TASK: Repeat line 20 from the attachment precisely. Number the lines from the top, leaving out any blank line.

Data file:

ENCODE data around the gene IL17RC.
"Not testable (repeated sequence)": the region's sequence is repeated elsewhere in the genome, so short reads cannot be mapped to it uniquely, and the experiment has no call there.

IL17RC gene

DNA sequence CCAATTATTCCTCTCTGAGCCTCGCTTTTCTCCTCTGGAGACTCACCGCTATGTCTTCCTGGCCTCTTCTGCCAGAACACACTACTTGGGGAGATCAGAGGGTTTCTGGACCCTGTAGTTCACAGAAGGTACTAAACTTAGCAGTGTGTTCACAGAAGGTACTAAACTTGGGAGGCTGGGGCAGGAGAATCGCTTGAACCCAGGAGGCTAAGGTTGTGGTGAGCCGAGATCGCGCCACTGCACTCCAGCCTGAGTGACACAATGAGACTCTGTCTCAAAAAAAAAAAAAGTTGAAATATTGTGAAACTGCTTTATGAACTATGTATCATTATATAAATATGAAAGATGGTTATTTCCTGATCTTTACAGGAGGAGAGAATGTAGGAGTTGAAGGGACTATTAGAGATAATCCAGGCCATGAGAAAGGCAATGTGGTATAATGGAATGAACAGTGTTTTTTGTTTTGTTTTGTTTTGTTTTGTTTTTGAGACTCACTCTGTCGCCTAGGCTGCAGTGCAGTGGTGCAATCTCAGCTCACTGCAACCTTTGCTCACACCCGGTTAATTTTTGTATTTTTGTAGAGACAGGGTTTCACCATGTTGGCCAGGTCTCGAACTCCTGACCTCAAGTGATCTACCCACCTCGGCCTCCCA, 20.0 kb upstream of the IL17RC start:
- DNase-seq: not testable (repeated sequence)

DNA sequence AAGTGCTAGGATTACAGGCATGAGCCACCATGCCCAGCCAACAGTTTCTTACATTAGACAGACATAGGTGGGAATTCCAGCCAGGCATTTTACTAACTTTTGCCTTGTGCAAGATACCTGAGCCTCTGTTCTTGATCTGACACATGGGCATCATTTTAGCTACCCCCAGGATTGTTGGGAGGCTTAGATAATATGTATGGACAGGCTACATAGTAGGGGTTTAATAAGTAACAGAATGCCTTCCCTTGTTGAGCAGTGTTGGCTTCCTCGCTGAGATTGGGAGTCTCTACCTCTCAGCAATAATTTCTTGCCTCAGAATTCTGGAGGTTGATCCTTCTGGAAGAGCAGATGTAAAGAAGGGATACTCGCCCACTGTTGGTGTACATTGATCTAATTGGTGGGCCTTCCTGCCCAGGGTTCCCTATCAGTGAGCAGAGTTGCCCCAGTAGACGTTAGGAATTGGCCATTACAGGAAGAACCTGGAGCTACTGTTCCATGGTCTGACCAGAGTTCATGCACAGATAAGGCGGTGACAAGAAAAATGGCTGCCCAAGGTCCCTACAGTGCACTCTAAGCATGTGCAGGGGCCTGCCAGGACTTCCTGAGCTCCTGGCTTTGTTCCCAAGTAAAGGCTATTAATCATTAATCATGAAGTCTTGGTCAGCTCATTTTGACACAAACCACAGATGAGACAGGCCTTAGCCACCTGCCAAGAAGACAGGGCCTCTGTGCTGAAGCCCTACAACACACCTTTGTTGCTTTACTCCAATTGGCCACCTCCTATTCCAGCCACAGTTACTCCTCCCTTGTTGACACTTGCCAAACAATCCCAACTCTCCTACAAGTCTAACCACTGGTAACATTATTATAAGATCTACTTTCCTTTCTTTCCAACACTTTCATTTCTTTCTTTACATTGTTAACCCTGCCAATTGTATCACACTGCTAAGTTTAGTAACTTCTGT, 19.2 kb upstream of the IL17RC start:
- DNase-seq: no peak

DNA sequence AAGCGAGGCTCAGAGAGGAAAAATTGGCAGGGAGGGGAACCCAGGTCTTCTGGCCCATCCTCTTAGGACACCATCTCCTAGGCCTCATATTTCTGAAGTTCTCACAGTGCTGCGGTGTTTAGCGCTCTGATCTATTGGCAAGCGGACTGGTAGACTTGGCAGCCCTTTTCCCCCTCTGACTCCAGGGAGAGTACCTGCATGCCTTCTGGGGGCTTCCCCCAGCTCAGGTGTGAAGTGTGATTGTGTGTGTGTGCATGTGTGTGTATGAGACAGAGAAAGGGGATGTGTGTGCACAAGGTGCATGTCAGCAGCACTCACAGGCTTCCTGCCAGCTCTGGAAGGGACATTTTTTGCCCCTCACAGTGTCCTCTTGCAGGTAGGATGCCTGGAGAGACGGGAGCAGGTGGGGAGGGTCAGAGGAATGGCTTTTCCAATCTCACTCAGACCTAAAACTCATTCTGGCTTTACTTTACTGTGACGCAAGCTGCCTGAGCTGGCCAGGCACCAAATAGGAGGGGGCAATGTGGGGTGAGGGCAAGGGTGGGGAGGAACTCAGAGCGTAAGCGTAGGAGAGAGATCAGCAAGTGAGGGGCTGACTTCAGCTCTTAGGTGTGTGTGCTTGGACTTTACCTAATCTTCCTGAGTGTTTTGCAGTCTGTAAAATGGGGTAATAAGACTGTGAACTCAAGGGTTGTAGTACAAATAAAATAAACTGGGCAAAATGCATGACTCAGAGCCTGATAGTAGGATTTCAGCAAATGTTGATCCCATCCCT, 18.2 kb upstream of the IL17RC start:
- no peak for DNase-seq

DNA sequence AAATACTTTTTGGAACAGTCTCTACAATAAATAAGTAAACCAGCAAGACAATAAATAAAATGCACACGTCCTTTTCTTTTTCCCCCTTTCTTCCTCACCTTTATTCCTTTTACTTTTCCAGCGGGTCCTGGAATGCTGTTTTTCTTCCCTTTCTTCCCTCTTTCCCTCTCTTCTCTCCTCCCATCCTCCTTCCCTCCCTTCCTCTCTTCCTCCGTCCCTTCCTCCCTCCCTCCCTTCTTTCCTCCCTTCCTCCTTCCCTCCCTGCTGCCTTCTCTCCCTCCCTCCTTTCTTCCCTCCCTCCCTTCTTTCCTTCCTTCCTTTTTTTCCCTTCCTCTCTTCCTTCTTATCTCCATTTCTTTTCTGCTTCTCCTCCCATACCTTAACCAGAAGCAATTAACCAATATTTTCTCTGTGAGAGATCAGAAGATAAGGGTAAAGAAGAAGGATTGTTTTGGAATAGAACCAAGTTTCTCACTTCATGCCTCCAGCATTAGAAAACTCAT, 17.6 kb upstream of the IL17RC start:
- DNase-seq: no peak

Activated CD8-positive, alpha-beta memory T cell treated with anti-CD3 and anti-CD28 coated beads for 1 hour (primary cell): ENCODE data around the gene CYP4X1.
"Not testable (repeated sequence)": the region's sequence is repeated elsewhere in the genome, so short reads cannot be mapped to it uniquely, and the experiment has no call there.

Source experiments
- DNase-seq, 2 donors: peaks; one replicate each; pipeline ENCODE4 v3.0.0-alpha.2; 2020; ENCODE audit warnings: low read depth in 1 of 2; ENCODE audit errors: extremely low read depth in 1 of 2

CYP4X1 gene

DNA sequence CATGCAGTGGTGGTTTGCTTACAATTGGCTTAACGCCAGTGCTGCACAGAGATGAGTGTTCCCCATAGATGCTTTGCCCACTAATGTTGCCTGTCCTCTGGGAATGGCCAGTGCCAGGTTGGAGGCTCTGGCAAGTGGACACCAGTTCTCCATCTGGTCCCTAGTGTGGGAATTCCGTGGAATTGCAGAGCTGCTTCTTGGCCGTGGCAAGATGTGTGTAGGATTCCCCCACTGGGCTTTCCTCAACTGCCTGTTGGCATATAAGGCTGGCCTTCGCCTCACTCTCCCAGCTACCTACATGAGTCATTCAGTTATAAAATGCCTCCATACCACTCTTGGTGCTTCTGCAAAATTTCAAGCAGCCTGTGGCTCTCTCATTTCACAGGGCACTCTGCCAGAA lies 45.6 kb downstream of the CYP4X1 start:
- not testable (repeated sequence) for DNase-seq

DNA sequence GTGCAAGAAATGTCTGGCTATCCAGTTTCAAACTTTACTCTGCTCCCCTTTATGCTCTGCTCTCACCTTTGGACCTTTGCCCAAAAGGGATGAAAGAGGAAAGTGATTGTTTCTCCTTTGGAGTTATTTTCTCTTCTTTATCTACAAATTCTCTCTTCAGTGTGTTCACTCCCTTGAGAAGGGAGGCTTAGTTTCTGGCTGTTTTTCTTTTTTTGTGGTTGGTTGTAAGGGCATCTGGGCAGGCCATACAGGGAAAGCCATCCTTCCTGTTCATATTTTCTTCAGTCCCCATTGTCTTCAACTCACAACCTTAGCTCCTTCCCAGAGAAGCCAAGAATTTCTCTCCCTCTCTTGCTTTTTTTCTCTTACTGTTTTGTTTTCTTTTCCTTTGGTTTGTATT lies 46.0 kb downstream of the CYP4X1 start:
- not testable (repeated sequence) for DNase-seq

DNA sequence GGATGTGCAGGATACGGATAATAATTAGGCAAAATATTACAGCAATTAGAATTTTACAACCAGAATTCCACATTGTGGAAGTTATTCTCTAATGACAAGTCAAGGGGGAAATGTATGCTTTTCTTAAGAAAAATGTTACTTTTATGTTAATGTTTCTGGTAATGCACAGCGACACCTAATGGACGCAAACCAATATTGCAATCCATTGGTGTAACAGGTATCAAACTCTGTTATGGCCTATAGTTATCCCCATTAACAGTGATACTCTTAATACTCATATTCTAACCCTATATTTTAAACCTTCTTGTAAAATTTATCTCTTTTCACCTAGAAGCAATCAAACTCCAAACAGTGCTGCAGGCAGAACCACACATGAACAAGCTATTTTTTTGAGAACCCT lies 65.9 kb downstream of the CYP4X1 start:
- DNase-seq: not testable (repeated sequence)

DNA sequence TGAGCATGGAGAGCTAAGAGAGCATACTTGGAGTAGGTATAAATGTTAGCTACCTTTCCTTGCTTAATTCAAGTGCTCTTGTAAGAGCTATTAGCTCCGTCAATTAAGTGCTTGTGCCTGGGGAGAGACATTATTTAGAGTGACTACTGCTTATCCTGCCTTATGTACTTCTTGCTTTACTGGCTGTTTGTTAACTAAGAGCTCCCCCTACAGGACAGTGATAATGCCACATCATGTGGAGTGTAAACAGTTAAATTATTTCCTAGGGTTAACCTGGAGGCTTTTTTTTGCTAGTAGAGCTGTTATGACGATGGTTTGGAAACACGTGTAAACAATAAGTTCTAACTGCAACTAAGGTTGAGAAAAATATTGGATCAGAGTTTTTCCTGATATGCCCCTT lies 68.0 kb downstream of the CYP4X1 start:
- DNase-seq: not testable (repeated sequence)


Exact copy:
- not testable (repeated sequence) for DNase-seq